2. A second factor is that dating of the Gospel of Thomas is much later than the canonical Gospels. Thomas dates from the middle second century as much as 100 years later than the canonical sources. As the critical scholars try to push the date of Thomas earlier, they also try to place the canonical Gospels later. Koester, for instance, dates the Gospel of Thomas as being as early as the first century. Formal establishment of the canon is not the same thing as informal recognition of the authoritative books by the early church.
  3. Further, Thomas is not in narrative form like the canonical Gospels, but rather is a collection of "sayings." Many of these are familiar to the person who has read the canonical Gospels, but some of the sayings are quite odd and out of place when viewed from the canonical Gospels. Assertions are made from Thomas which are easily cleared up by reading the canonical Gospels.
  4. Additionally, the elements of the cross and empty tomb are not present in Thomas. This amounts to an argument from silence that there were differing stories of the life of Christ in the Early Church. A sayings Gospel would, by definition, not have the elements of a narrative. The Gnostic Gospels do not explicitly deny the resurrection of Christ, but in fact affirm it.




The Kerygma in 1 Cor

Habermas and Mikolaski both make note of the early dating of the account in 1 Cor 15 of the passion and resurrection. Although Paul wrote 1 Cor in the 50's (still close to the original dates), they reflect an earlier tradition of eyewitness tradition which dates to the late 30's when Paul traveled to Jerusalem and met with Peter and others. Thus, this text provides the earliest record of the death, burial, and resurrection of Christ, less than a decade after the event itself. This is useful since atheist Michael Martin has stated that finding early evidence to support orthodoxy is necessary for historicity. See for the atheistics response to Habermas.


The arguments of the skeptics exist to serve their presuppositions. Many of these presuppositions are based in an anti-supernatural bias. Others have Gnostic tendencies and look hard for evidence of Gnostic thought existing in parallel with the historical orthodox Church. There is no concensus with the skeptics with each one casting Jesus in the light of their own personal opinions. The fact that each of the scholars culls down the data to make their own Jesus testifies to the facticity of the varied NT evidence.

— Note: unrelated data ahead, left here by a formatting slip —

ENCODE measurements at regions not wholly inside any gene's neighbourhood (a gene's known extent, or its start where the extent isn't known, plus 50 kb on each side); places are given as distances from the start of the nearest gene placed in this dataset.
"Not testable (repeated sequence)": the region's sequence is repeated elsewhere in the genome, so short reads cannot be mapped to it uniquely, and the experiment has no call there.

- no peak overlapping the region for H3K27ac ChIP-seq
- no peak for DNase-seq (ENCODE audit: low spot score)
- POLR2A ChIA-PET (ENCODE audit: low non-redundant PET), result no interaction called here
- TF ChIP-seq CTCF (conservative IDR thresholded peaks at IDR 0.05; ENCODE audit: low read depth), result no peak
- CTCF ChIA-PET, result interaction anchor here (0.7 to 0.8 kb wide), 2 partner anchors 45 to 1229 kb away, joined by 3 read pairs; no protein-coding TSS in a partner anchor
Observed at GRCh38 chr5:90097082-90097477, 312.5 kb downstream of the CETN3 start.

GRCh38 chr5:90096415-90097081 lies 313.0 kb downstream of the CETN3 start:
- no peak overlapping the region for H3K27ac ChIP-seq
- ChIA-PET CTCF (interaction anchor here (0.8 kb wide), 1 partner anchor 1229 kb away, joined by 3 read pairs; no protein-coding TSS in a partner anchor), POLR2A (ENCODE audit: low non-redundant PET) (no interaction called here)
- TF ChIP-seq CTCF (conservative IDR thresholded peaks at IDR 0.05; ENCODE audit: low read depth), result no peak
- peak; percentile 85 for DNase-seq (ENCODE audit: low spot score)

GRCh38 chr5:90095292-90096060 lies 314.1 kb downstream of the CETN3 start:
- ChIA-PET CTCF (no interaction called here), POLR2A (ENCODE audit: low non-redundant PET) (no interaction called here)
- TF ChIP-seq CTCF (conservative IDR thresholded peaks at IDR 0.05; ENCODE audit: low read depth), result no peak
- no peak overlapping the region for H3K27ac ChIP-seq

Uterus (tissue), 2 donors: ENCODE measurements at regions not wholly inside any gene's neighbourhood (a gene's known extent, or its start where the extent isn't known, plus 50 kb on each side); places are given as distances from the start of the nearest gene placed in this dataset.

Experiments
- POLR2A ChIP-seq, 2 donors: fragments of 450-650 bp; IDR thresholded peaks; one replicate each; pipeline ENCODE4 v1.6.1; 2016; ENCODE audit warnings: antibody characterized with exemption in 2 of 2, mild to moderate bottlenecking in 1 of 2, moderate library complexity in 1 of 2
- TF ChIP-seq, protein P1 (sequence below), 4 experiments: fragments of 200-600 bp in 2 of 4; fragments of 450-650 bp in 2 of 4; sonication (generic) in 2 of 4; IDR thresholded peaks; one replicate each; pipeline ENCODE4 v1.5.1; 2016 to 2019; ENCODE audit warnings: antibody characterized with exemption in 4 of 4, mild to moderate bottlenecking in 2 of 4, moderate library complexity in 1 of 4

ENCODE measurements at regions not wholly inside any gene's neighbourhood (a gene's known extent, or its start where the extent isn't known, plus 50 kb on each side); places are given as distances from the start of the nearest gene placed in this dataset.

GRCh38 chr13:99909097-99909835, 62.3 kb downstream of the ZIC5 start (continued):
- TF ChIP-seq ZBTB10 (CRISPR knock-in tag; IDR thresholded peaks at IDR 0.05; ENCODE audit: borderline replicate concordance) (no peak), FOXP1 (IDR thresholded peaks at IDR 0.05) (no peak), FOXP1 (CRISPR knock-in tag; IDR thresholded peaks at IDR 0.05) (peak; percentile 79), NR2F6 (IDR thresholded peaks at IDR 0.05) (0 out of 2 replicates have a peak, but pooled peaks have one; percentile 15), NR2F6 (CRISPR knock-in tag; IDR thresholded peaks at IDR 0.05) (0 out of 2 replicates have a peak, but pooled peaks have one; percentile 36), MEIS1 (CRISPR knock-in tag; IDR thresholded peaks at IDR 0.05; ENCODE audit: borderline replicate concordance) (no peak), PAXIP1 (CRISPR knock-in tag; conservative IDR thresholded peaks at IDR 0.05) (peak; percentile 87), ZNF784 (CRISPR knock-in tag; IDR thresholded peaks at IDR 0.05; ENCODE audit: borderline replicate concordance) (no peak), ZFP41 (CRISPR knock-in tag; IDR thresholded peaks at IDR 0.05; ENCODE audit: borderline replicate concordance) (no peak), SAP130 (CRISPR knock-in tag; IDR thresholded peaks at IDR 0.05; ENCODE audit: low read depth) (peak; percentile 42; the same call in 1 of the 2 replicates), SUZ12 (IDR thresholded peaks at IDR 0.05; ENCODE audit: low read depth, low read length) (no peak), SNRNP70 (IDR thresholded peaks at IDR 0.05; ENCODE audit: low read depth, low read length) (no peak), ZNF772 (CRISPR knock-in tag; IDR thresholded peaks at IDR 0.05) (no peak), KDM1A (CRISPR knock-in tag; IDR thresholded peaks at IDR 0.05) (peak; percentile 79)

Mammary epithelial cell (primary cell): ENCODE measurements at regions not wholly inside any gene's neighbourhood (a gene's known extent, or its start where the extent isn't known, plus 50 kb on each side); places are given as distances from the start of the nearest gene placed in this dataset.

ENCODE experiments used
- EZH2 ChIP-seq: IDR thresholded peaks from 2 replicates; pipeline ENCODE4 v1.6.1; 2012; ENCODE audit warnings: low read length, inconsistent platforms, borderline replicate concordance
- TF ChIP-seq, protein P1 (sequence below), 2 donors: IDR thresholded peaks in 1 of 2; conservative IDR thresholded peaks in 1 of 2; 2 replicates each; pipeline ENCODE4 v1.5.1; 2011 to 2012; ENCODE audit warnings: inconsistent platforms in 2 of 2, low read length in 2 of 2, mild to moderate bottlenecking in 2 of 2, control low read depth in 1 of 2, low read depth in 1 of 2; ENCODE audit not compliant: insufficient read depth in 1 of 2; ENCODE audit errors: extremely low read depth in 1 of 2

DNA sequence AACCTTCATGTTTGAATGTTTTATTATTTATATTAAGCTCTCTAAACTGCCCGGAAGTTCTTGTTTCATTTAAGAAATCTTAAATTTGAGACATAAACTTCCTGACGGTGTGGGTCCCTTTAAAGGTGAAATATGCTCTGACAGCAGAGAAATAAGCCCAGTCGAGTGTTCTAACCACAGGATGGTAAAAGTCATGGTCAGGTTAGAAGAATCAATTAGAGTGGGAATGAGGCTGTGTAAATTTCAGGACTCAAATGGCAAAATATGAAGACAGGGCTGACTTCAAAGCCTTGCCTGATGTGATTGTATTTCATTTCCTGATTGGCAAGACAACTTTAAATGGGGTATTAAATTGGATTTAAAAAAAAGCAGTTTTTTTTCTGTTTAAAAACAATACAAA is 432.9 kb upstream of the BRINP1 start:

The book by Habermas is an effective case for the historical record of the New Testament with regard to the life of Christ. His discrediting of sources which appear to be friendly to the Christian message, but are probably not authentic, such as the Acts of Pilate, adds to his credibility. The very fact that his book has been attacked by such groups as the Internet Infidels demonstrates that it has been effective.

My Letter to PBS About the Frontline Program

This is the letter than I mailed off to PBS in response to their Frontline "From Jesus to Christ" series.

The "scholars" Frontline chose for this series presented a one-sided view of Early Church History.

These "scholars" have each been refuted point-by-point by a number of fine recent books such as Gregory Boyd's (1995) "Cynic, Sage, or Son of God?", Gary Habermas' (1996), "The Historical Jesus: Ancient Evidence for the Life of Christ", Wilkin's/Moreland's (1995), "Jesus Under Fire: Modern Scholarship Reinvents the Historical Jesus", Ben Witherington's (1997), "The Jesus Quest: The Third Search for the Jew of Nazareth", Luke Timothy Johnson's (1996), "The Real Jesus", or I. Howard Marshall's (1977), "I Believe in the Historical Jesus." Many other examples could be cited.

Will PBS choose to consult conservative Christian scholars in the future for needed balance, or will these one sided presentations continue to be unanswered by locking out conservative Christians?

I guess we can be thankful for one thing: the unbalanced presentation by the media such as Frontline has created a market for these conservative books as people of faith seek answers to the skeptical challenge to their faith.

Copyright 2001 - Douglas Gilliland